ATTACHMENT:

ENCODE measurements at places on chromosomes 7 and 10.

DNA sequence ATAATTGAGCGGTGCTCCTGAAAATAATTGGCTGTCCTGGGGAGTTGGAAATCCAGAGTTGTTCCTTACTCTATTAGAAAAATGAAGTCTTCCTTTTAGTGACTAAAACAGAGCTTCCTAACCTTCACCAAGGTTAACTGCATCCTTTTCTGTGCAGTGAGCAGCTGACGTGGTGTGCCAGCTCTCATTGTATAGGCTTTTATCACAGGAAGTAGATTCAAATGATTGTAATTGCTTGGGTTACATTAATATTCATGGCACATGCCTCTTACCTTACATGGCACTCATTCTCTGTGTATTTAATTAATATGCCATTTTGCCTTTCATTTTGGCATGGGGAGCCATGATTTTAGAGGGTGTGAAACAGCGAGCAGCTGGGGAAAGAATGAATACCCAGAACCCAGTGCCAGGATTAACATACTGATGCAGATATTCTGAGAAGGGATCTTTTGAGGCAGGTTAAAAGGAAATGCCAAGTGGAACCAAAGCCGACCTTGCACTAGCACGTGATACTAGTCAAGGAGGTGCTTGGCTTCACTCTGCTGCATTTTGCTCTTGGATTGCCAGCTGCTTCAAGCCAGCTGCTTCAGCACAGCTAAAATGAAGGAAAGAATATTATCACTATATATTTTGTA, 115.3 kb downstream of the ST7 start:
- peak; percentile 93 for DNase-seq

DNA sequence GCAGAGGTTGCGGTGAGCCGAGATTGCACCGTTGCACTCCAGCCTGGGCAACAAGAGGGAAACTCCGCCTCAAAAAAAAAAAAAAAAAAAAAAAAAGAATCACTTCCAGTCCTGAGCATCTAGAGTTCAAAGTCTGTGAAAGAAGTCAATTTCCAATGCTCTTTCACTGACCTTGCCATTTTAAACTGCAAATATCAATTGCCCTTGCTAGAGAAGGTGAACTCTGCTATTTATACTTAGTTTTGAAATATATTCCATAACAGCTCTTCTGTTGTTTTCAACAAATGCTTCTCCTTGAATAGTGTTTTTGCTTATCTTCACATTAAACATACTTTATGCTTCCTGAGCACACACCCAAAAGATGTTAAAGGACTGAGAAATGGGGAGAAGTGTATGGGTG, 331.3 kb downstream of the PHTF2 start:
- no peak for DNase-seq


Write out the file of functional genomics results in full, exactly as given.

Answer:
ENCODE measurements at places on chromosomes 7 and 10.

DNA sequence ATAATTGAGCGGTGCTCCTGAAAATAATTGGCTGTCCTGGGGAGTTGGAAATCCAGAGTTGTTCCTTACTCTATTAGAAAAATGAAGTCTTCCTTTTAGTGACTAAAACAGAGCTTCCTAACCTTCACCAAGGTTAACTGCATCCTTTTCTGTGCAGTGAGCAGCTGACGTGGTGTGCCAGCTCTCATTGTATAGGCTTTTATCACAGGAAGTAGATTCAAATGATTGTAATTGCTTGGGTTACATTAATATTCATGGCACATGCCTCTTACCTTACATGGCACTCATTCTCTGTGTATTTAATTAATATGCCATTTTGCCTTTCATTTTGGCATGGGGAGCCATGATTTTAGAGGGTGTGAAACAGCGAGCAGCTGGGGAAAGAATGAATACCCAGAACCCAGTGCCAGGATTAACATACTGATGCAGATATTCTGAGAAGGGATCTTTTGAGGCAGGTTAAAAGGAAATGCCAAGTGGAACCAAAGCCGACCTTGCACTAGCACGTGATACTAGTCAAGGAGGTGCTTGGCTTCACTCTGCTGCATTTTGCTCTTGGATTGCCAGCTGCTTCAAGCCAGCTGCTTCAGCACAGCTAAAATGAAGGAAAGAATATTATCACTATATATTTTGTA, 115.3 kb downstream of the ST7 start:
- peak; percentile 93 for DNase-seq

DNA sequence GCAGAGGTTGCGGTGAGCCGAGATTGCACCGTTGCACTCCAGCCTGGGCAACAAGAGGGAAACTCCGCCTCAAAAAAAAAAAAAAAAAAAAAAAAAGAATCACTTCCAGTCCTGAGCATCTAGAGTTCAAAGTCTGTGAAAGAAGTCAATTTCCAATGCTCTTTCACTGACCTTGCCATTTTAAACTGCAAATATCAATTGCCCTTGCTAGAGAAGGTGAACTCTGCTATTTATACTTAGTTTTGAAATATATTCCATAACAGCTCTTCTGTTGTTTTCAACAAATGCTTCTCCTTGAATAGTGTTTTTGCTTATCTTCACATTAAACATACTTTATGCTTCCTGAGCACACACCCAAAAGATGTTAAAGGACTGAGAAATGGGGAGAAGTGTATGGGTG, 331.3 kb downstream of the PHTF2 start:
- no peak for DNase-seq